• Sukoshi fuben de mo ii desu. (It's okay if it's a bit inconvenient.)
  • Soto wa samukute mo kamaimasen. (I don't mind if it's cold out.)

The negative forms of -kute mo ii and de mo ii were covered at the bottom of Lesson 2.


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Lesson 9
Plain Past

Use katta and datta to make adjectives plain and past tense. Datta is the universal plain form of deshita, and can be used at the end of many sentences to make them plain and past. Katta is for true adjectives only, however, and is added after removing the final i.

Here are a few true adjective examples:

  • Kyou wa atsukatta! (It was hot today!)
  • Suugaku no shiken wa totemo muzukashikatta. (The math test was very difficult.)
  • Kinou no ryokou wa tanoshikatta. (Yesterday's trip was fun.)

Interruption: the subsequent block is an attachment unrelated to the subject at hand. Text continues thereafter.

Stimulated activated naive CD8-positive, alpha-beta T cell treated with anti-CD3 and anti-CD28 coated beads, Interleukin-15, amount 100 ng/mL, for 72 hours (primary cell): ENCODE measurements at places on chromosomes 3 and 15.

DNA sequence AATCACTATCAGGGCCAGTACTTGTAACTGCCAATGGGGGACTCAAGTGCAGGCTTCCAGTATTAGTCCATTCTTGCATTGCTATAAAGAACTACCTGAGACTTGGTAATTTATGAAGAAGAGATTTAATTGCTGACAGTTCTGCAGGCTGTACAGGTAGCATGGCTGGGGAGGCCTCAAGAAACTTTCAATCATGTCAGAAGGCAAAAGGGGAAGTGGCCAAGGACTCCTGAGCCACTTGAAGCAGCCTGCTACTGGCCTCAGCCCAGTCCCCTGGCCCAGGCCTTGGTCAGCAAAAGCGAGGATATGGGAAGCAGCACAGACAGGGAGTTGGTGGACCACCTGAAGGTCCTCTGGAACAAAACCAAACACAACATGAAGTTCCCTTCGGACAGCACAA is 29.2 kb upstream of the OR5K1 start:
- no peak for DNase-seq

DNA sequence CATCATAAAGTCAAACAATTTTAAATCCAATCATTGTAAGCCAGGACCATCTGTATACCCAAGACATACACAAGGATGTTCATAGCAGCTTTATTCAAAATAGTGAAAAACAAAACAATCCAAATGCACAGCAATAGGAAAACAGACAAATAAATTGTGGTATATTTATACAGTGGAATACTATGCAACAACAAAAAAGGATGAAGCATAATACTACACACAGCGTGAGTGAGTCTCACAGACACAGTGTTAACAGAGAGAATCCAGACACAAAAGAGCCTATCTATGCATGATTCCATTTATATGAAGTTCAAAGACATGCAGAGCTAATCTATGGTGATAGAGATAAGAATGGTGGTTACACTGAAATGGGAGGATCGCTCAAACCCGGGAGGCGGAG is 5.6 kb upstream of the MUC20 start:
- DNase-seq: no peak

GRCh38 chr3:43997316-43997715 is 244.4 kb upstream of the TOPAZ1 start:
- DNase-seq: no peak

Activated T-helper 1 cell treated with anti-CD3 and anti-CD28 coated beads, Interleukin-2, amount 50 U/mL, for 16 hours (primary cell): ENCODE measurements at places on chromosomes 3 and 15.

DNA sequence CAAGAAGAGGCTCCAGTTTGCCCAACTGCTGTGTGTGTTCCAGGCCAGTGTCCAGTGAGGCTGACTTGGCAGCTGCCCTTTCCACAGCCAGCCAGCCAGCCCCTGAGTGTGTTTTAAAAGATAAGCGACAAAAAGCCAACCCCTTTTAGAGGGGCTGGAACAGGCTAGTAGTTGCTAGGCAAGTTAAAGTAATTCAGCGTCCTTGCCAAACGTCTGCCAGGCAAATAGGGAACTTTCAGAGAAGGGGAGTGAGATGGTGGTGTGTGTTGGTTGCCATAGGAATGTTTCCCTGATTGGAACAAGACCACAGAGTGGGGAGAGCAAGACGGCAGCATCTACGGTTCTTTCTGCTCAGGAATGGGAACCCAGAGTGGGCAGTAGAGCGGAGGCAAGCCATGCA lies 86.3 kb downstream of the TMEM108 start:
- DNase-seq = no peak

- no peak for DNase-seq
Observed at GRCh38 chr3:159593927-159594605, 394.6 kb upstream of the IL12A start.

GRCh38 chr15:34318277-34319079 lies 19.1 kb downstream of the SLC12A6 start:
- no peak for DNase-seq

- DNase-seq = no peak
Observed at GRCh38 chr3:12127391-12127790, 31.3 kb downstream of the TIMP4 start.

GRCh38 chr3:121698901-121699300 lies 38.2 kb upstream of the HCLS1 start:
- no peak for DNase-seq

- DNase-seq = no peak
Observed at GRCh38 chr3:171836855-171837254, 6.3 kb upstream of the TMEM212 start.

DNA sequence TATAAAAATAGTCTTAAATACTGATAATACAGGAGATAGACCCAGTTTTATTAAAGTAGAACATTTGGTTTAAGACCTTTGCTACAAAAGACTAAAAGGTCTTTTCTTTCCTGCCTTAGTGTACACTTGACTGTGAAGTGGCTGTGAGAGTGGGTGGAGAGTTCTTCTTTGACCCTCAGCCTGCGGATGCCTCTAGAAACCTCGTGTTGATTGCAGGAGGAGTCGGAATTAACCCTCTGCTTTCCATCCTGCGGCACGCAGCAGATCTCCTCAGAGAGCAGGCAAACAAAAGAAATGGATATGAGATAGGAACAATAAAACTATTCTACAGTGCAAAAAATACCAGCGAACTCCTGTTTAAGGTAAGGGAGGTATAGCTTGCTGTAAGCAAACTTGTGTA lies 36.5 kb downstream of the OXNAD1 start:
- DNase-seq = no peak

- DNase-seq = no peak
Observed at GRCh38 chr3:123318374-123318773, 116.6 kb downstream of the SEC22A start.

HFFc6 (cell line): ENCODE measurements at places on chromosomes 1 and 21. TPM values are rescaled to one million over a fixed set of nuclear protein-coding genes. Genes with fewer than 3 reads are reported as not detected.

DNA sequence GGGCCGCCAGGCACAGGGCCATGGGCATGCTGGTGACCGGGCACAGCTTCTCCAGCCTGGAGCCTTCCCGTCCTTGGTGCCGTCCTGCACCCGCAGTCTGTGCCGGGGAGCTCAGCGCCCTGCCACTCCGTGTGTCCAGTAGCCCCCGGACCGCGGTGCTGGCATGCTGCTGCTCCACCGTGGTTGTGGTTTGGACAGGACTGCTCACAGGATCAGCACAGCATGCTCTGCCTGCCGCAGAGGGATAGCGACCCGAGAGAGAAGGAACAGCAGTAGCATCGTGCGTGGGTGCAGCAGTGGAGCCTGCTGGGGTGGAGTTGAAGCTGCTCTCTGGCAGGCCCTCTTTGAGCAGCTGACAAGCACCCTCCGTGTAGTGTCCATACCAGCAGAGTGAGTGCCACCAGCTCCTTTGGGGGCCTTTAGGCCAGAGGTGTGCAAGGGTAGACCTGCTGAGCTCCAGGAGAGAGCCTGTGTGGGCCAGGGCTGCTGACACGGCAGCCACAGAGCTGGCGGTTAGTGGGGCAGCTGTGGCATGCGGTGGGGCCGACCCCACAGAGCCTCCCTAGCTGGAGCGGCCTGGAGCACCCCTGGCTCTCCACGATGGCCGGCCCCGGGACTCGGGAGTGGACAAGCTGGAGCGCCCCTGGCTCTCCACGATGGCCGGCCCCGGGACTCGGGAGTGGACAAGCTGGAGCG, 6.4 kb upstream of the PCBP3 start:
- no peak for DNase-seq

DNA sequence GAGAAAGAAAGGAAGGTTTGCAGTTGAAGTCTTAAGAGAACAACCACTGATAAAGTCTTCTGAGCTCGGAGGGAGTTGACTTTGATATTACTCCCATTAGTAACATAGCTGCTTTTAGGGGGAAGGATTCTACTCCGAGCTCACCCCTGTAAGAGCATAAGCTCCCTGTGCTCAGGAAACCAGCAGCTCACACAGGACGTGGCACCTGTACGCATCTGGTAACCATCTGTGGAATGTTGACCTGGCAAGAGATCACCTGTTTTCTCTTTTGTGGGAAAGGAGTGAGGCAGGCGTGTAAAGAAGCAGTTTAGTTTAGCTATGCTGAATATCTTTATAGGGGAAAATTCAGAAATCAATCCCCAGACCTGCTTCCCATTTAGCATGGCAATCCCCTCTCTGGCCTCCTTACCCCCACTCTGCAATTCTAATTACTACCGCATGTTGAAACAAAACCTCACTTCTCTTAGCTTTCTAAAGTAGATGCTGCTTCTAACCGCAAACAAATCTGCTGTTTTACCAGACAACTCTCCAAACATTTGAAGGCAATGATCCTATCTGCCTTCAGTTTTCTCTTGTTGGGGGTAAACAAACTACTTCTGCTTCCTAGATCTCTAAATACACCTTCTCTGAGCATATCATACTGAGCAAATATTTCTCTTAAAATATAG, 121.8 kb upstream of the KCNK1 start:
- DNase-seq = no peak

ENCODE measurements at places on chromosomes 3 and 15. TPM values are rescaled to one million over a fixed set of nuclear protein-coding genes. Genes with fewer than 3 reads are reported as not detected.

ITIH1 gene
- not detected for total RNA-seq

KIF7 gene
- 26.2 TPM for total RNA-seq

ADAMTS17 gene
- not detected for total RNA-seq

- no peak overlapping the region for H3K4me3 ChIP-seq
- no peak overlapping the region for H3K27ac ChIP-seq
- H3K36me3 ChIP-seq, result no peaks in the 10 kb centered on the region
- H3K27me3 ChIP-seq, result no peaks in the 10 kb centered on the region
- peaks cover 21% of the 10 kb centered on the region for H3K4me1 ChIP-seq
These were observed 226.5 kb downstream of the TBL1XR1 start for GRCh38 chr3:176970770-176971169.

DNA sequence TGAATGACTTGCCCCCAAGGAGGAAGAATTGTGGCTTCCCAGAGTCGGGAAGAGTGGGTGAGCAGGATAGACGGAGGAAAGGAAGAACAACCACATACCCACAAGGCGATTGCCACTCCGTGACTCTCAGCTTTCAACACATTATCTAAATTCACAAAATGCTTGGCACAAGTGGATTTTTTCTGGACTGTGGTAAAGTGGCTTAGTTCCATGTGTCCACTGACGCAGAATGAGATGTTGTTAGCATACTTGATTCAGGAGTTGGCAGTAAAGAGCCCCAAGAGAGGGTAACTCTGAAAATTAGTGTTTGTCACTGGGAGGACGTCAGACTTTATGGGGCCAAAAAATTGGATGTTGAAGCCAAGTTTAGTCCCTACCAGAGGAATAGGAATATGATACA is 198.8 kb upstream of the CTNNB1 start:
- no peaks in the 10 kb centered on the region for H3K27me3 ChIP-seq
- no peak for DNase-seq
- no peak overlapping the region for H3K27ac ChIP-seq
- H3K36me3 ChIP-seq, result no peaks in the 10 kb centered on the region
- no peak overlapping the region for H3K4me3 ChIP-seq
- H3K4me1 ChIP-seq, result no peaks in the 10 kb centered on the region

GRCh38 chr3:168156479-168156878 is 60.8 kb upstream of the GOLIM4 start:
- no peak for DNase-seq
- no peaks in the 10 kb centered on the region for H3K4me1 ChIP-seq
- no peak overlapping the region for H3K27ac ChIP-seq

And here are some quasi examples:

  • Kinou byouki datta. (I was sick yesterday.)
  • Juu nen mae ni John wa binbou datta. (Ten years ago John was poor.)
  • Rekishi no shukudai wa kantan datta. (The history homework was easy.)

Now, having done this, you can further conjugate using the endings and combinations applicable to other plain forms, like those in Lesson 2:

  • Samukatta deshou? (It was cold, wasn't it?)
  • Chiisakatta hazu. (It was supposed to be small.)
  • Kare wa totemo ganko datta rashii. (It seems he was very stubborn.)

If you are ending a sentence with an adjective and want to make it past and polite, just add desu after katta in true adjectives, and use deshita instead of datta with quasis:

  • Kaigi wa nagakatta desu. (The meeting was long.)
  • Shokuji wa kanzen deshita. (The meal was perfect.)

Note: The adjective ii (good) is not conjugated into the past tense. Use yokatta to say that something "was good."

Finally, in case you need the plain past negative, just change the nai covered in Lesson 2 to nakatta: